Prop 13 was a $15 billion bond measure to fund seismic retrofitting and other capital improvements on various California public preschool, K-12, and college campuses.[3] Supporters argued that these improvements would make public schools safer and healthier. Opponents said that the actual total cost of the bonds plus interest would exceed $27 billion, more expensive than using funds directly from the regular state budget.[4]
Proposition 13[5]
Choice Votes %
Referendum failed
No
4,856,154 53.0
Yes 4,304,013 47.0
Total votes 9,160,167 100.00

General election

  • Proposition 15
    • Schools and Local Communities Funding Act. Initiative Constitutional Amendment. This will increases funding for K-12 public schools, community colleges, and local governments by amending portions of 1978's Proposition 13, requiring commercial and industrial properties to be taxed based on current market value instead of their purchase price. Exempts those owners with a combined value of $3 million or less, small businesses from personal property taxes, and $500,000 worth of personal property of non-small businesses.[6][8] This initiative failed by a margin of four percentage points.[9]
Proposition 16 (preliminary results)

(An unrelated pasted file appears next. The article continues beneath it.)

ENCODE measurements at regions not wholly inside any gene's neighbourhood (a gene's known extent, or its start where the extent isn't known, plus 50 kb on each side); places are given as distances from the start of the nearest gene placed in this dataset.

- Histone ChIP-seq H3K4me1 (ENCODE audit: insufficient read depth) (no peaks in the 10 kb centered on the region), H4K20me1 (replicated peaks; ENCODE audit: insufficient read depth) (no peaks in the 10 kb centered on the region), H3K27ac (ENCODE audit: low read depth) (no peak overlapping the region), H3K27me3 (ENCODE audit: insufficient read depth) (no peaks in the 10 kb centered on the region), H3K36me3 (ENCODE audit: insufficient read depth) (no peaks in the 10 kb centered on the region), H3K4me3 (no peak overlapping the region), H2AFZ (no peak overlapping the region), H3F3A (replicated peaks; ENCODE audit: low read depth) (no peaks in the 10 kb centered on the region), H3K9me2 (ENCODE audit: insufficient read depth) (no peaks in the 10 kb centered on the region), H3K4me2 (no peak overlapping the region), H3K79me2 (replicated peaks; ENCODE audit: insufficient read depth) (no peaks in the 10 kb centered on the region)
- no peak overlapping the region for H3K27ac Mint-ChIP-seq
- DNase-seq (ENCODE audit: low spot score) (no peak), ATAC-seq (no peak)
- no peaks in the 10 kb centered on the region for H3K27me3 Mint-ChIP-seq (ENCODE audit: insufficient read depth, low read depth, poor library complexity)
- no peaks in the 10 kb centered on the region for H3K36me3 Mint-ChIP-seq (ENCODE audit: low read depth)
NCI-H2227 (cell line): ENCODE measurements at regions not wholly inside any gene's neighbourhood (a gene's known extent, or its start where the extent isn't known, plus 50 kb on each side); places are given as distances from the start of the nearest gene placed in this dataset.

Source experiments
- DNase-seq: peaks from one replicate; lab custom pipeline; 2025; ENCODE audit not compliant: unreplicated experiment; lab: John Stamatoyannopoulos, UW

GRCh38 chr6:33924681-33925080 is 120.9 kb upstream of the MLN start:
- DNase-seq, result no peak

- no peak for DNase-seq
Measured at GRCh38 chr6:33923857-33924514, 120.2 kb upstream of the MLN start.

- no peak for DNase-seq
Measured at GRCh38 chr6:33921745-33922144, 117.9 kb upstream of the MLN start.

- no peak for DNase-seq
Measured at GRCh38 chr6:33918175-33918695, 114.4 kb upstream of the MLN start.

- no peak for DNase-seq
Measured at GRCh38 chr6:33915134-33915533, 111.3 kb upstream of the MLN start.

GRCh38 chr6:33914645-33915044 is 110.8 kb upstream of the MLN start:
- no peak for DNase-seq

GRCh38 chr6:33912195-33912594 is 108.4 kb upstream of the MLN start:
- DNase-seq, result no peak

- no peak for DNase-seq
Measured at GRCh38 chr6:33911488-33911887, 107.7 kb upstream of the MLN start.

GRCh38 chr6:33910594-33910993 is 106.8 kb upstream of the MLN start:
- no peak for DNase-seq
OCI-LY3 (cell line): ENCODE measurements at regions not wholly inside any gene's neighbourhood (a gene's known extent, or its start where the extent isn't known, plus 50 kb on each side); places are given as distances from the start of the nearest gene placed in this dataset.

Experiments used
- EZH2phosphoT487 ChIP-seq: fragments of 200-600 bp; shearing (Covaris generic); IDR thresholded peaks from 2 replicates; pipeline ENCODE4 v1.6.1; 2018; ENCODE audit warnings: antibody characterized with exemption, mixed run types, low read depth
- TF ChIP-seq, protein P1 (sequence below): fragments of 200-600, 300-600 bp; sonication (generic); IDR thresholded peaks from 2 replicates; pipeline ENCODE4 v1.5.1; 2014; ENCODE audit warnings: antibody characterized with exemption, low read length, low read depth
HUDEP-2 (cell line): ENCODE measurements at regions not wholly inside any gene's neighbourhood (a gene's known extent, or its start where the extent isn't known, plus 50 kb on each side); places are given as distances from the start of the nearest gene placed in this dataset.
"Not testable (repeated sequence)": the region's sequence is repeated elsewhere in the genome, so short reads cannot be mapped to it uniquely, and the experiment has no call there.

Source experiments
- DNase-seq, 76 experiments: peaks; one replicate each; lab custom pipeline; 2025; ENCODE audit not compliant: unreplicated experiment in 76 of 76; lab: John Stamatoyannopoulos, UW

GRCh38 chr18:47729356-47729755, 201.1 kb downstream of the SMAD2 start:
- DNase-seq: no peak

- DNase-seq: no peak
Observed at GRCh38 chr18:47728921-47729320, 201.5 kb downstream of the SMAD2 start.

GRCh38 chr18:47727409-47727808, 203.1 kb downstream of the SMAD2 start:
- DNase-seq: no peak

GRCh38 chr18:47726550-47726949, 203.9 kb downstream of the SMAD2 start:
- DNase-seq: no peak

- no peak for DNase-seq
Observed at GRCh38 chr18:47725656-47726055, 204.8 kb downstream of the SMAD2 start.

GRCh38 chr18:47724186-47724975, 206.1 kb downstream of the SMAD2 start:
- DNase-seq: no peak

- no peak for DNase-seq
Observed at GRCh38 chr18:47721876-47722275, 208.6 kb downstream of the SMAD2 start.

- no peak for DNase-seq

Choice Votes %
Referendum failed
No
9,573,875 57.19
Yes 7,166,918 42.81
Total votes 16,740,793 100.00
  • Proposition 17
    • Assembly Constitutional Amendment 6. This mandatory proposition, placed by the state legislature and the Governor, will amend the state constitution to allow people with felonies who are on parole to vote.[6][11] This margin passed by a margin of 17 percentage points.[9]
Proposition 17 (preliminary results)
Choice Votes %
Referendum passed
Yes
9,908,752 58.56
No 7,011,941 41.44
Total votes 16,920,693 100.00
  • Proposition 18
    • Assembly Constitutional Amendment 4. This mandatory proposition, placed by the state legislature and the Governor, will amend the state constitution to allow 17-year-olds to vote in primary and special elections if they will turn 18 by the subsequent general election.[6][12] This initiative failed by a margin of ten percentage points.[9]
Proposition 18 (preliminary results)
Choice Votes %
Referendum failed